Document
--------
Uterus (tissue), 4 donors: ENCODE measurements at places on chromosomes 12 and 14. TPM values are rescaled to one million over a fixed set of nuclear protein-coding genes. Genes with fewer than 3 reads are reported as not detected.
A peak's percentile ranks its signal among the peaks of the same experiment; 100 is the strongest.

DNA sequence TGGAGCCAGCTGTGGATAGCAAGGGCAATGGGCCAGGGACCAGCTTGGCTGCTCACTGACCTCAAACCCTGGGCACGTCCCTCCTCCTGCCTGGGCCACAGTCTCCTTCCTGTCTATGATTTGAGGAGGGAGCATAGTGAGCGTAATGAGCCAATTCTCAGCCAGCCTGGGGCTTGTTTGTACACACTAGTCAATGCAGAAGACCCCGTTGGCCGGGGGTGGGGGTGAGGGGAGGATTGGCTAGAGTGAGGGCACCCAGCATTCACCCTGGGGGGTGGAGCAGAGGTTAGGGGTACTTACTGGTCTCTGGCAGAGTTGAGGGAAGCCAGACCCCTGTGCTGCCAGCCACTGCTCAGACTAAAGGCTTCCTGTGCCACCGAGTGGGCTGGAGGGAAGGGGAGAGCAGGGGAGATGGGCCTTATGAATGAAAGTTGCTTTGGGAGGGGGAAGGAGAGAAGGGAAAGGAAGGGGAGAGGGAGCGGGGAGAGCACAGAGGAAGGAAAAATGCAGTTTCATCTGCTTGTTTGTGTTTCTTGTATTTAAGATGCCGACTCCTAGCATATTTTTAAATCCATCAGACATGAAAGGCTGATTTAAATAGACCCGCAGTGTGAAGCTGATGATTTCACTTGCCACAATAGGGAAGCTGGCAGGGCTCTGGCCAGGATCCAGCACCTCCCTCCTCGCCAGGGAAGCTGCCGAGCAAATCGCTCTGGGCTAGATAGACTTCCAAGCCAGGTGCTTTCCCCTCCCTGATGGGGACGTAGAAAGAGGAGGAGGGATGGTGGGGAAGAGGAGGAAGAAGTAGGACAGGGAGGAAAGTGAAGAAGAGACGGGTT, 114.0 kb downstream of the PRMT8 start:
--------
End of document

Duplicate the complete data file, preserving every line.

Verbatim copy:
Uterus (tissue), 4 donors: ENCODE measurements at places on chromosomes 12 and 14. TPM values are rescaled to one million over a fixed set of nuclear protein-coding genes. Genes with fewer than 3 reads are reported as not detected.
A peak's percentile ranks its signal among the peaks of the same experiment; 100 is the strongest.

DNA sequence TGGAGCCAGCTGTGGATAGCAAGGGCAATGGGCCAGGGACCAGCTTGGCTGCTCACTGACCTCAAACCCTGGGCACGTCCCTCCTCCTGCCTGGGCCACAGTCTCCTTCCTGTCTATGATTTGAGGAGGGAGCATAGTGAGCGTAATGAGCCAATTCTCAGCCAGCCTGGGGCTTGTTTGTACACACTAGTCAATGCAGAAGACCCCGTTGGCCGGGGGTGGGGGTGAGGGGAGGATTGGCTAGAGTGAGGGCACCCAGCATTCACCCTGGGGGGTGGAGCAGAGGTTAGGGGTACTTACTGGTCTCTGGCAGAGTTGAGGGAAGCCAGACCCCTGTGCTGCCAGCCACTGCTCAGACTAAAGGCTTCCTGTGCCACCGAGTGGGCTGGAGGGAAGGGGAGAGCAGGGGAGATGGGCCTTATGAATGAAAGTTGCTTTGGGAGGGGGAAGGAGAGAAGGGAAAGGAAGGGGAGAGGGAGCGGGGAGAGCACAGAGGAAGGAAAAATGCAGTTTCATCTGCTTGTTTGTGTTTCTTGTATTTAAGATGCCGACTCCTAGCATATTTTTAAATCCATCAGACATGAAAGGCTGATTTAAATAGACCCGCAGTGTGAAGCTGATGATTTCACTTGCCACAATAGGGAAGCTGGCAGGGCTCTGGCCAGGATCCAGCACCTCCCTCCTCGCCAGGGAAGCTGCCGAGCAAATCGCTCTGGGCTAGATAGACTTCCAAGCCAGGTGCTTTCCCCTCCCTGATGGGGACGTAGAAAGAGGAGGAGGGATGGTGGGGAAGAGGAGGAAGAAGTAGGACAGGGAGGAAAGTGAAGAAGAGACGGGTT, 114.0 kb downstream of the PRMT8 start: